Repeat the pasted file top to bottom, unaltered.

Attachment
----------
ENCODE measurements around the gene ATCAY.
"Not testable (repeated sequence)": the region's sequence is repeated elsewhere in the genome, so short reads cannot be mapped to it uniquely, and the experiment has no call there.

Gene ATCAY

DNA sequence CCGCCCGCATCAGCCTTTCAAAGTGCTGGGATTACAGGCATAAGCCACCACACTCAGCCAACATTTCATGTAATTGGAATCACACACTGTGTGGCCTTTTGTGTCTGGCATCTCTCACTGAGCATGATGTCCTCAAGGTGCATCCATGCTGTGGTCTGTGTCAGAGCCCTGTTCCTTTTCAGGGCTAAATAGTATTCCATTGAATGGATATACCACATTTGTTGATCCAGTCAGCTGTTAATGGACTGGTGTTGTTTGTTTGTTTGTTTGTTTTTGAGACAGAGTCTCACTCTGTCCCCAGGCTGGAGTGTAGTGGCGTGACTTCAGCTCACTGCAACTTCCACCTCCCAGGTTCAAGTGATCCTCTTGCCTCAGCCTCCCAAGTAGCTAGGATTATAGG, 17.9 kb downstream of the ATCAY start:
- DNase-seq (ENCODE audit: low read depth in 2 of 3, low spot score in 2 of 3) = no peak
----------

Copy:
ENCODE measurements around the gene ATCAY.
"Not testable (repeated sequence)": the region's sequence is repeated elsewhere in the genome, so short reads cannot be mapped to it uniquely, and the experiment has no call there.

Gene ATCAY

DNA sequence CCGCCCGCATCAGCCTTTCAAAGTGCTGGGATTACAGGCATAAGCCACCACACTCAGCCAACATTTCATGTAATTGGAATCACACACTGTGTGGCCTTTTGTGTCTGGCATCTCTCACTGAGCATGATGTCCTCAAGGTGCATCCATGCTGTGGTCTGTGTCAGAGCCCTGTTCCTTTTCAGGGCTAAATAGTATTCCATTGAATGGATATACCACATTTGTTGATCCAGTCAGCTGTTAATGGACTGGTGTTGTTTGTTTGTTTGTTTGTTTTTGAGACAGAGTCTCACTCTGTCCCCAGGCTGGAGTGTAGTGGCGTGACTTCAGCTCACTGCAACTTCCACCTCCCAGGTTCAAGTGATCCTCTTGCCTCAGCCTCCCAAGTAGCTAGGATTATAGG, 17.9 kb downstream of the ATCAY start:
- DNase-seq (ENCODE audit: low read depth in 2 of 3, low spot score in 2 of 3) = no peak